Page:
- Agronomic: hops
- Crop Production: plant breeding and genetics, varieties and cultivars
- Natural Resources/Environment: biodiversity
- Pest Management: genetic resistance
The hop industry in Minnesota is currently growing rapidly in response to a demand by a doubling in growth of the Minnesota craft brewing industry in the past three years. This trend in the rapid growth of both craft brewing and hop production is apparent throughout the Midwest and eastern USA regions. The growing conditions in the Midwest regions are extremely favorable for downy mildew disease of hop, and the sustainability of hop production in Minnesota and the Midwest is threatened by this disease. Currently, the USDA hop germplasm collection is limited to plants sourced from areas west of the Mississippi River, and does not include any of the diversity of wild or feral hops in eastern North America. A single plant from Wisconsin and a single seed lot from Kentucky are the only publicly available hop breeding materials sourced from East of the Mississippi River. Identification, evaluation, and conservation, of new genetic resources not currently present in the USDA GRIN seed accessions provides a stepping-stone towards release of a locally-adapted, disease-resistant for the Midwestern and eastern hop growing regions. The current proposal includes sampling previously identified wild specimens to determine the distribution of native hop communities, their response to infection by hop downy mildew and the amount of phenotypic variation present within and between isolated populations. The long-term goals of this project is to develop elite breeding germplasm and increased grower awareness of varietal selections for mitigating disease impact and prevalence in current Midwestern production regions.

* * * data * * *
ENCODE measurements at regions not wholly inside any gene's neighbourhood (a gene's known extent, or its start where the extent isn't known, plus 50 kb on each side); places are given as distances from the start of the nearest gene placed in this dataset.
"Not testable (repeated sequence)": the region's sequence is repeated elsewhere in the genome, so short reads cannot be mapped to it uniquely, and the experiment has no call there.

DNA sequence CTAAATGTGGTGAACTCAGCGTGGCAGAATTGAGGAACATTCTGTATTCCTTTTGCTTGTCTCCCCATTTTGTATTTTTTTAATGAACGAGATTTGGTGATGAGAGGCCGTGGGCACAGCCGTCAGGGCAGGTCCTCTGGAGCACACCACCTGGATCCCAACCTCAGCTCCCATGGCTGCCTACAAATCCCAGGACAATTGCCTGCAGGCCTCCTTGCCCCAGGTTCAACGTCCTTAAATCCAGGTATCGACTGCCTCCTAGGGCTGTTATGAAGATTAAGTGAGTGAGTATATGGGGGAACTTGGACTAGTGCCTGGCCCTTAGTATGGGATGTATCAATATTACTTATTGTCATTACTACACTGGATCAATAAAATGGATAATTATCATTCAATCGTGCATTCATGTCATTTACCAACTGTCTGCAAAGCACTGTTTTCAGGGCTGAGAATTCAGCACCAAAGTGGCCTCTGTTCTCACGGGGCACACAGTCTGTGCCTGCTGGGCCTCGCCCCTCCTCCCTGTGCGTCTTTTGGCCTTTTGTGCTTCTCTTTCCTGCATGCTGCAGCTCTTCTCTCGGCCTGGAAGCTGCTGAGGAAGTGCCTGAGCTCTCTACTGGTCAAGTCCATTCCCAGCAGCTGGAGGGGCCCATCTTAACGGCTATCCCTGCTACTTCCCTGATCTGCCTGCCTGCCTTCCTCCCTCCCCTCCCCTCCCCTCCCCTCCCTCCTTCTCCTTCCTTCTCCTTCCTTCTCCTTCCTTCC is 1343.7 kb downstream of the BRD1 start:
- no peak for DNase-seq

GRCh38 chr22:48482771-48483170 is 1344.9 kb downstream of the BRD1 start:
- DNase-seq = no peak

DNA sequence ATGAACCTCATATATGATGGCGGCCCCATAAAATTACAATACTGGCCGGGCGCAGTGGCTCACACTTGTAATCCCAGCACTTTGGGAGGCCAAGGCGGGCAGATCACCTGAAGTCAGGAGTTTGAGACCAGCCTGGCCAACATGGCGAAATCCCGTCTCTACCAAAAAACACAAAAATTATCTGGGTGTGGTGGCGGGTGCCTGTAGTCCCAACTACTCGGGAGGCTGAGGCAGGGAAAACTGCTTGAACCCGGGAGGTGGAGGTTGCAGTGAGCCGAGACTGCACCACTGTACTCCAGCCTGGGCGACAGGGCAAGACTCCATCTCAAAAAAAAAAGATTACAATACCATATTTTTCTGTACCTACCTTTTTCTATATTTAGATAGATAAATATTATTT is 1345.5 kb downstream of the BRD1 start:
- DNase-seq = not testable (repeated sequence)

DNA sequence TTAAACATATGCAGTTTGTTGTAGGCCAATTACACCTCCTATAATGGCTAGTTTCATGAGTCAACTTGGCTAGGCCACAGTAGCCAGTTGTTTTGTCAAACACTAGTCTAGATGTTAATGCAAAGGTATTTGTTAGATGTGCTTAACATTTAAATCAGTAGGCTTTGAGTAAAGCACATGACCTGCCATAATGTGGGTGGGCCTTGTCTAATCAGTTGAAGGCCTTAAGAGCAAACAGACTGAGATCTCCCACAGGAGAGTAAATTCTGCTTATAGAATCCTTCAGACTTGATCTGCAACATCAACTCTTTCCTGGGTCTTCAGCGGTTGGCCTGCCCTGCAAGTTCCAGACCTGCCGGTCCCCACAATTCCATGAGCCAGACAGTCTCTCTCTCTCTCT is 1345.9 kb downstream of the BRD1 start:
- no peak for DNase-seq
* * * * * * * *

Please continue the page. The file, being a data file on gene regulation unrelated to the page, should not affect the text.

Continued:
Project objectives from proposal:
- Identification of novel germplasm resources and maintenance of these resources in a controlled setting.
- Improved selection of germplasm resources based on susceptibility to reigonal hop downy mildew (P. humuli) isolates.
- Increased awareness and knowledge of hop growers for proper identification and management of hop disease through outreach activities.
Adoption of sustainable practices, including but not limited to planting of resistant or tolerant cultivars allows for reduction of fungicide or pesticide inputs, decreases selection pressure on pathogen populations, and mitigates the development of fungicide resistance. Thus, screening germplasm allows for identification of novel phenotypes that can be introgressed into elite breeding resources and contribute to variety development. These resources can then be utilized by commercial growers to reduce inputs and result in greater economic gain.